What is a direct cut in filmmaking?

Learn more about this abrupt type of cut and when you should use it in your video editing process.

Film cutting isn’t just a technical aspect in video editing — it’s a creative aspect too. Editors can use different cuts and transitions to evoke emotions, convey purpose, bring the viewer back in time, or simply move the storyline forward. Let’s explore one of the most common cuts every film editor should know: the direct cut.

Define a direct cut.

A direct cut is an instantaneous shift from one scene to another. It’s a clean, abrupt cut — one that occurs without any sort of optical transition or flourish (such as a fadeaway or dissolve).

When to use a direct cut in your films.

Though simple, a direct cut is also versatile. At its most basic, you can use this type of cut to move the story to the next shot by, for example, taking the viewer to a different location or into a new time frame.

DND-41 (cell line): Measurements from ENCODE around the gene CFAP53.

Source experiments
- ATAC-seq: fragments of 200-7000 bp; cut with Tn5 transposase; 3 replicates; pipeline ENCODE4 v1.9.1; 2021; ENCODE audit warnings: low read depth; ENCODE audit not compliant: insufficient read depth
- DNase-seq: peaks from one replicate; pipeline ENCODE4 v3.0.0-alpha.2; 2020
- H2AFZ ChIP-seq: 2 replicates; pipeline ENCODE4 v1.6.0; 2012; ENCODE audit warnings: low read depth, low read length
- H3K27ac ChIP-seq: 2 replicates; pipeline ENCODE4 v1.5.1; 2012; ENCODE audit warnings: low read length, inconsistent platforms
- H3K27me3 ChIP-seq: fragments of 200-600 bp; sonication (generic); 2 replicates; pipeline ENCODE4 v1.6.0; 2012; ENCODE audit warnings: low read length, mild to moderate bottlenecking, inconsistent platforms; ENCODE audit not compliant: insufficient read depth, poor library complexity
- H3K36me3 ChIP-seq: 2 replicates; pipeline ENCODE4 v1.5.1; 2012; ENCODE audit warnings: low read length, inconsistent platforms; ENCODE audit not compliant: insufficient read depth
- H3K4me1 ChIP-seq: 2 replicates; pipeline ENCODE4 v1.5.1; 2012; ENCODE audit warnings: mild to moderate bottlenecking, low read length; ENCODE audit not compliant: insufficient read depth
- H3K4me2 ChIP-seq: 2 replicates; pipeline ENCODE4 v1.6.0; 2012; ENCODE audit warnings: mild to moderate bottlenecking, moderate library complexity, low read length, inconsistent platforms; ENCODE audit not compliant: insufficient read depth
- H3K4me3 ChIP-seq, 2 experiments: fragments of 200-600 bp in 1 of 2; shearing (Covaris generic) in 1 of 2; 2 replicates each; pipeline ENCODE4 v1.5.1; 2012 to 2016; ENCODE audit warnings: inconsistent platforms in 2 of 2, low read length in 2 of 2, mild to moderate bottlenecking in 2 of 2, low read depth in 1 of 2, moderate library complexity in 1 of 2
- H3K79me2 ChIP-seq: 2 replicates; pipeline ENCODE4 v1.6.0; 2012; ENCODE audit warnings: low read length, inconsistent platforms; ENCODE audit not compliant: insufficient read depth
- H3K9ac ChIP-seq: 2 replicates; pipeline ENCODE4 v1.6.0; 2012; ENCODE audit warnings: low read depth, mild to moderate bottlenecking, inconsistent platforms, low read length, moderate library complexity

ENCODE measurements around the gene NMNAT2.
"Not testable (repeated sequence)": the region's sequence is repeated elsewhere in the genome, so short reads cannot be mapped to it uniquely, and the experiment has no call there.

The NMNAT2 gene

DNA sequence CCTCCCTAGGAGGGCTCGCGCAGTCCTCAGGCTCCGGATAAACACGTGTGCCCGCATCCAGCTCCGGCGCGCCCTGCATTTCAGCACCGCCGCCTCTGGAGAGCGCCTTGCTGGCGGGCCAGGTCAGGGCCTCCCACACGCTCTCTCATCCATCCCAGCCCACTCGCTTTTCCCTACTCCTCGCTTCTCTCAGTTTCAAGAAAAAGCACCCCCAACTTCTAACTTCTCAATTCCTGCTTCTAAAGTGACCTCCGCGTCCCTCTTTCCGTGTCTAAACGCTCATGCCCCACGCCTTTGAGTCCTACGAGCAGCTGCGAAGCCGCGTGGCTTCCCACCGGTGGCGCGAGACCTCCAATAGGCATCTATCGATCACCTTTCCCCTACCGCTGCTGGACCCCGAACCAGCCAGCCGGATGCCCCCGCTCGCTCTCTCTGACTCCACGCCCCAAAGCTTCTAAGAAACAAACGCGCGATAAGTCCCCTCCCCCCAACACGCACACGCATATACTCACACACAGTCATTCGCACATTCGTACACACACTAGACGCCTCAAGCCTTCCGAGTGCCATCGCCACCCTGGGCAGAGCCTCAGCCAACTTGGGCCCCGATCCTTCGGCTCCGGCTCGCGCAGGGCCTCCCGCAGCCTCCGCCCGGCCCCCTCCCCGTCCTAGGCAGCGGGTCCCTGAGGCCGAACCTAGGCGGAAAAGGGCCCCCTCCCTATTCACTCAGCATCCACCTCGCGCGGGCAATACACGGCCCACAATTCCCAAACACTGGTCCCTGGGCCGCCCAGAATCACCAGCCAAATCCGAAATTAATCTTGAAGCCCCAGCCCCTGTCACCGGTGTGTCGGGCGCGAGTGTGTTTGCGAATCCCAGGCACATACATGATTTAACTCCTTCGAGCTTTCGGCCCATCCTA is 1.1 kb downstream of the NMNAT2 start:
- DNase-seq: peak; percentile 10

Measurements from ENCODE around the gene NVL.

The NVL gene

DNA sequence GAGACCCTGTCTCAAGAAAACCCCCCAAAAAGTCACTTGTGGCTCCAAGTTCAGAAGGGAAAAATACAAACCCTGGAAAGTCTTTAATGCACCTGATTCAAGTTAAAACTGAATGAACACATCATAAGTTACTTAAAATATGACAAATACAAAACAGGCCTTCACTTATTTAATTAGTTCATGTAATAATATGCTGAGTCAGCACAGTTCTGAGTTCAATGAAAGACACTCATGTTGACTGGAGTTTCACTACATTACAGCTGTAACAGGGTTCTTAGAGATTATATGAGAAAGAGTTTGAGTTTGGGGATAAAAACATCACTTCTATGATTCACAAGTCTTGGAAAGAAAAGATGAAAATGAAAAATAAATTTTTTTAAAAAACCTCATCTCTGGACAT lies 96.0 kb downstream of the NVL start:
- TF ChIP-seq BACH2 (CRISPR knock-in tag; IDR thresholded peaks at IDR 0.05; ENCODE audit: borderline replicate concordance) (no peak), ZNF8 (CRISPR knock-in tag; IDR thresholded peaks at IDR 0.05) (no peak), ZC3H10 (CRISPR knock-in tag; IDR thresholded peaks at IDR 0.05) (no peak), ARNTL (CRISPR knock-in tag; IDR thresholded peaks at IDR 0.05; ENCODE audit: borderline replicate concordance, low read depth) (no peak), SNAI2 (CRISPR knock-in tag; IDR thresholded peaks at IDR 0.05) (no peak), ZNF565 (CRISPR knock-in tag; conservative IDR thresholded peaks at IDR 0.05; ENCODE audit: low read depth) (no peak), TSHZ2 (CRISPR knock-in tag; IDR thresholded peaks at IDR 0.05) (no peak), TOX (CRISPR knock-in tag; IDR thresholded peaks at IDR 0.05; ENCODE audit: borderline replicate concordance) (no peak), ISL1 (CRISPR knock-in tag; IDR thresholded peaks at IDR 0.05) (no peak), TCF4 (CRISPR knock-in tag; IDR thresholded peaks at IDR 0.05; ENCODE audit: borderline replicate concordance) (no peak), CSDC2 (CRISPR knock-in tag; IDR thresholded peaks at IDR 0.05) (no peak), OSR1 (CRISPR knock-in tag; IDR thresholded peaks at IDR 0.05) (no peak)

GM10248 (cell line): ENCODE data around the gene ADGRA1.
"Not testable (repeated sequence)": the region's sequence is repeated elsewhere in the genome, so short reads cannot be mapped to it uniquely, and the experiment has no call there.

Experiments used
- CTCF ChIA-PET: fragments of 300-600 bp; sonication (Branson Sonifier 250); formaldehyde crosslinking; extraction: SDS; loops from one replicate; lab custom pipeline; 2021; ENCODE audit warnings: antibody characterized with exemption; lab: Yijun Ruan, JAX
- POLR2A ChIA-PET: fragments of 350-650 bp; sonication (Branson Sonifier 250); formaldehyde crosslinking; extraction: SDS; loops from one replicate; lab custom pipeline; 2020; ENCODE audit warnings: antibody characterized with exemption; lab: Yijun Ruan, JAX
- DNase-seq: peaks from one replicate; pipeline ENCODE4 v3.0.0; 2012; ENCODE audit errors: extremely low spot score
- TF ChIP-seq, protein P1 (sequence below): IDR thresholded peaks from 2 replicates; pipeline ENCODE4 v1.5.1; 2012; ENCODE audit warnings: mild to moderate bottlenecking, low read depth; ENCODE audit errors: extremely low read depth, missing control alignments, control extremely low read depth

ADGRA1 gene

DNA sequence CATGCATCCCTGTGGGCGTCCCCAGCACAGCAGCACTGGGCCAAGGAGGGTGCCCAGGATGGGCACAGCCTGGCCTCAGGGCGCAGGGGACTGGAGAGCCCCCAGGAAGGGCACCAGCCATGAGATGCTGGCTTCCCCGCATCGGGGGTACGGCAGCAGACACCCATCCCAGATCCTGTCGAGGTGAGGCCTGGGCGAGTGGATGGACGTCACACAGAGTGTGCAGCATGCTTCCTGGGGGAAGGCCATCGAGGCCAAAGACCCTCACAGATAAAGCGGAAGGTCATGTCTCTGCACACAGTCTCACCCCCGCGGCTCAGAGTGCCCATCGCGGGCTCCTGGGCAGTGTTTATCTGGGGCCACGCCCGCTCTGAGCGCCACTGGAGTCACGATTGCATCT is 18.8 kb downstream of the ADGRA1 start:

In other cases, you may want to use a direct cut to introduce a creative element to a scene. For example, when you place multiple direct cuts together in rapid succession — a technique known as dynamic cutting — you can move a viewer through a scene very quickly for narrative purposes. This can heighten the scene’s intensity if you want to add drama or make the viewer pay close attention.

A direct cut is a valuable editing technique for every video or film editor, no matter how you use it. When you’re ready to bring your post-processing skills to the next level, discover more video editing tips that can help inspire your next creative cut and more.

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